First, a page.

It’s funny to think that a professional footballer may not even discover their best position until after they’ve reached the pros.
But it’s true. Thierry Henry played as a winger before becoming a world-class striker, while Gareth Bale was a full-back before being moved further forward at Tottenham Hotspur.
And how can we forget about Lionel Messi’s success as a False 9 for Barcelona?
Coaches are always looking at the best way to maximise a player’s talents.
There are suggestions that Liverpool’s Trent Alexander-Arnold may enjoy his best years as a midfielder.
And if he ever does move from right-back, he’ll look to follow in the footsteps of these nine players who became even better after changing positions.
In his second season at Real Madrid, Spaniard Ramos was moved from central defence to right-back.
His pace and reading of the game made him a fine full-back and he’s also played there for Spain.
But in 2011/12, under Jose Mourinho, Ramos solidified his position in the middle of the backline and Los Blancos quickly saw the best of him.
He’s now without a doubt one of the finest centre-backs in history.
It speaks volumes that Carlo Ancelotti regards his failure to realise Henry wasn’t a winger as one of the biggest mistakes of his career.
“My mistakes? I did not want Baggio at Parma and then at Juventus I did not notice that Henry was not a winger,” he told La Republicca in 2014, per Football Italia.
Arsenal boss Arsene Wenger knew the Frenchman would thrive as a centre-forward, though, even if Henry wasn’t convinced at first.
“At a certain point, I wanted to go to Wenger and tell him to put me back out wide,” Henry said.
But after failing to score in his first seven Premier League games, Henry quickly found his groove and the rest is history.
When Tottenham signed Bale from Southampton in 2007, he was a highly-rated left-back.
Indeed, he was given the No.3 shirt at White Hart Lane.
His Tottenham career got off to a wretched start but in 2010 he was given an opportunity to play on the left wing and it quickly became apparent that Bale would never play as a full-back again.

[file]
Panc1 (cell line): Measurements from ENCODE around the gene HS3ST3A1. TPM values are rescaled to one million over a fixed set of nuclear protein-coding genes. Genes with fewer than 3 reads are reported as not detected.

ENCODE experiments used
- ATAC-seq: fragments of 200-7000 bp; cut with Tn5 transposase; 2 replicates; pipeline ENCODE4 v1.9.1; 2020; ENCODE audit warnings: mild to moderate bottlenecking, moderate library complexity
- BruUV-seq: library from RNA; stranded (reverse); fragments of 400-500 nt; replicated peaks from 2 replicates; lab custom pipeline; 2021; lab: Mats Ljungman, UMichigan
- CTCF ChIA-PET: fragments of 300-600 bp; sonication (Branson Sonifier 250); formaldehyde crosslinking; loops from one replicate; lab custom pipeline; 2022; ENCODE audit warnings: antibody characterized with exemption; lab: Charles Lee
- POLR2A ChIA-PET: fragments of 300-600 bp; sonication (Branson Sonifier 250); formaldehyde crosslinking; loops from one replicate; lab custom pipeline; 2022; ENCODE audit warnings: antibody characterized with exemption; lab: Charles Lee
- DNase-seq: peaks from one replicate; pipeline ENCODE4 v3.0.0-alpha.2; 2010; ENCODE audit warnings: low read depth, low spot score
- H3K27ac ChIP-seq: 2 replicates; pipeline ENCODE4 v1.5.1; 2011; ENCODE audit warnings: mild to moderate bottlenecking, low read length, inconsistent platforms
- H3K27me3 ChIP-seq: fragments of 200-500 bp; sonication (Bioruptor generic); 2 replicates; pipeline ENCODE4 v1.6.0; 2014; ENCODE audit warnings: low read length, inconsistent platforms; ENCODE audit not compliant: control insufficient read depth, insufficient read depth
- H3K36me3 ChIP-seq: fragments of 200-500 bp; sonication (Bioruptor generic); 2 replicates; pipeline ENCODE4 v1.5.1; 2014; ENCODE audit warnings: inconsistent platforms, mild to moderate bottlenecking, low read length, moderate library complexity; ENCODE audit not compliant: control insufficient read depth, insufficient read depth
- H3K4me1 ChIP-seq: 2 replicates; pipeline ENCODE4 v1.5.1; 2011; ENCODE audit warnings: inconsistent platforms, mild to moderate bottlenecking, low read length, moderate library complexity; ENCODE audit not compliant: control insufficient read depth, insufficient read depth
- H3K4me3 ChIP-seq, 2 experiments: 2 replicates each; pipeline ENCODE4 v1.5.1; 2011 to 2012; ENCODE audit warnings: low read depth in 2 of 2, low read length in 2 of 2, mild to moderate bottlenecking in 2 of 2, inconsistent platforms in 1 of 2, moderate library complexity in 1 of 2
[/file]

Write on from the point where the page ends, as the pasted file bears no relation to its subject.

He ripped Inter Milan’s Maicon apart in October 2010 and three years later joined Real Madrid in a deal worth £85 million.
Kompany’s ability as a centre-back is perhaps even more impressive when you remember that he joined Manchester City as a defensive midfielder.
“My favourite position is in midfield but I can deliver just as good a job from central defence,” the Belgian said in 2009.
Roberto Mancini was keen to see it and Kompany would go on to become one of the finest centre-backs to ever grace the Premier League.
It was going to be extremely tough for Mascherano to break into a Barcelona midfield that features Andres Iniesta, Xavi and Sergio Busquets, so after arriving from Liverpool in 2010 he reinvented himself as a centre-back.
And he was a major success, making 334 appearances in a trophy-laden spell with the Spanish giants.
While Ancelotti failed to recognise Henry would flourish as a striker, he knew that Pirlo’s best position would be as a deep-lying playmaker.
The Italian played as a No.10 at the start of his career but Brescia manager Carlo Mazzone noticed his potential in a deeper role, and Ancelotti took his skills to another level when the pair came together at AC Milan in 2001.
“He changed my career, putting me in front of the defence,” Pirlo told La Gazzetta dello Sport in 2015.
“We shared some unforgettable moments. We had a magnificent past together.”
Zambrotta was one of Italy’s most exciting wingers when he joined Juventus in 1999.
However, Zambrotta suffered an injury at the 2002 World Cup that forced him to miss the start of the 2002/03 season, and his replacement in the team, Mauro Cameronesi, impressed as Juve’s new right winger.
Zambrotta was converted to a full-back as a result and he took to his new position exceedingly well.
The Italian, who could play on either side of the defence, went on to enjoy a fine career for Juve, Barcelona and AC Milan, and won the World Cup with his country in 2006.
Before developing into a World Cup-winning central midfielder, Schweinsteiger was actually played as a winger for Bayern Munich.
The German had to sit and watch the likes of Jens Jeremies, Niko Kovacs, Owen Hargreaves and Michael Ballack all deployed in central positions while he played out wide, where his crossing and long-range passing and shooting skills came to the fore.
Louis van Gaal, who arrived at Bayern in 2009, has taken credit for moving Schweinsteiger inside.
“He did not fit in the position of left-winger for me,” Van Gaal is quoted as saying by The Guardian.
“When I arrive at a new club, I talk with every player about his position, his personality, the team and how he works with his team-mates.
“I told Bastian: ‘I think you have to play in the midfield.’
“At that time, we played with two holding midfielders and a No.10, which was [Thomas] Müller.
“Then he played in a holding role and found he liked the game more than ever.”
Schweinsteiger went on to deliver his best stuff for club and country.
Valencia’s career was heading downwards fast after he was handed the No.7 shirt at Manchester United.
Angel Di Maria and Memphis Depay joined, threatening Valencia’s place in the team.
But the arrival of Van Gaal in 2015 resulted in a switch to right-back and breathed new life into the Ecuadorian.
The switch allowed Valencia to stay at Old Trafford until 2019, with Jose Mourinho labelling him “the best right-back in the world” in 2017.
Some serious talent might have gone to waste if these lot hadn’t switched positions.